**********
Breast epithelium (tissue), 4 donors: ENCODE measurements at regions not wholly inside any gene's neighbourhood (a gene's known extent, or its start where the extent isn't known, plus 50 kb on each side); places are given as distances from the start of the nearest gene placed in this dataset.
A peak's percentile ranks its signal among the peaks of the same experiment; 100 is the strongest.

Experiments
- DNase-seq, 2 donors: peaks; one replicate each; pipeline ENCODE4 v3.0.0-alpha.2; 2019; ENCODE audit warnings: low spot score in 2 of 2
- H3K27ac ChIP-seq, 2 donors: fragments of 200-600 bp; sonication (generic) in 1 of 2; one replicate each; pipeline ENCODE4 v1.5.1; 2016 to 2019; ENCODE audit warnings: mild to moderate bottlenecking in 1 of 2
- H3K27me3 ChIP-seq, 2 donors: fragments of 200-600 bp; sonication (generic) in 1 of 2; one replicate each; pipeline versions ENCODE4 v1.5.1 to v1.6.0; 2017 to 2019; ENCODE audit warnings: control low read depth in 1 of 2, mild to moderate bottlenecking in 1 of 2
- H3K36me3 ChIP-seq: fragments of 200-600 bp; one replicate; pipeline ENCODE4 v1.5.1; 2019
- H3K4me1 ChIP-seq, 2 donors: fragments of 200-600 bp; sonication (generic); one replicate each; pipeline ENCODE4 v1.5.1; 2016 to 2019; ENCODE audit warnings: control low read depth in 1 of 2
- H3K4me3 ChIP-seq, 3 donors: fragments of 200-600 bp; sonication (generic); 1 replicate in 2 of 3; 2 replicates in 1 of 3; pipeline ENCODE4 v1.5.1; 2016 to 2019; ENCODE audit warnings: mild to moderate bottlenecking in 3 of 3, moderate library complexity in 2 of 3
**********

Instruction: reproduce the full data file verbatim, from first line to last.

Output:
Breast epithelium (tissue), 4 donors: ENCODE measurements at regions not wholly inside any gene's neighbourhood (a gene's known extent, or its start where the extent isn't known, plus 50 kb on each side); places are given as distances from the start of the nearest gene placed in this dataset.
A peak's percentile ranks its signal among the peaks of the same experiment; 100 is the strongest.

Experiments
- DNase-seq, 2 donors: peaks; one replicate each; pipeline ENCODE4 v3.0.0-alpha.2; 2019; ENCODE audit warnings: low spot score in 2 of 2
- H3K27ac ChIP-seq, 2 donors: fragments of 200-600 bp; sonication (generic) in 1 of 2; one replicate each; pipeline ENCODE4 v1.5.1; 2016 to 2019; ENCODE audit warnings: mild to moderate bottlenecking in 1 of 2
- H3K27me3 ChIP-seq, 2 donors: fragments of 200-600 bp; sonication (generic) in 1 of 2; one replicate each; pipeline versions ENCODE4 v1.5.1 to v1.6.0; 2017 to 2019; ENCODE audit warnings: control low read depth in 1 of 2, mild to moderate bottlenecking in 1 of 2
- H3K36me3 ChIP-seq: fragments of 200-600 bp; one replicate; pipeline ENCODE4 v1.5.1; 2019
- H3K4me1 ChIP-seq, 2 donors: fragments of 200-600 bp; sonication (generic); one replicate each; pipeline ENCODE4 v1.5.1; 2016 to 2019; ENCODE audit warnings: control low read depth in 1 of 2
- H3K4me3 ChIP-seq, 3 donors: fragments of 200-600 bp; sonication (generic); 1 replicate in 2 of 3; 2 replicates in 1 of 3; pipeline ENCODE4 v1.5.1; 2016 to 2019; ENCODE audit warnings: mild to moderate bottlenecking in 3 of 3, moderate library complexity in 2 of 3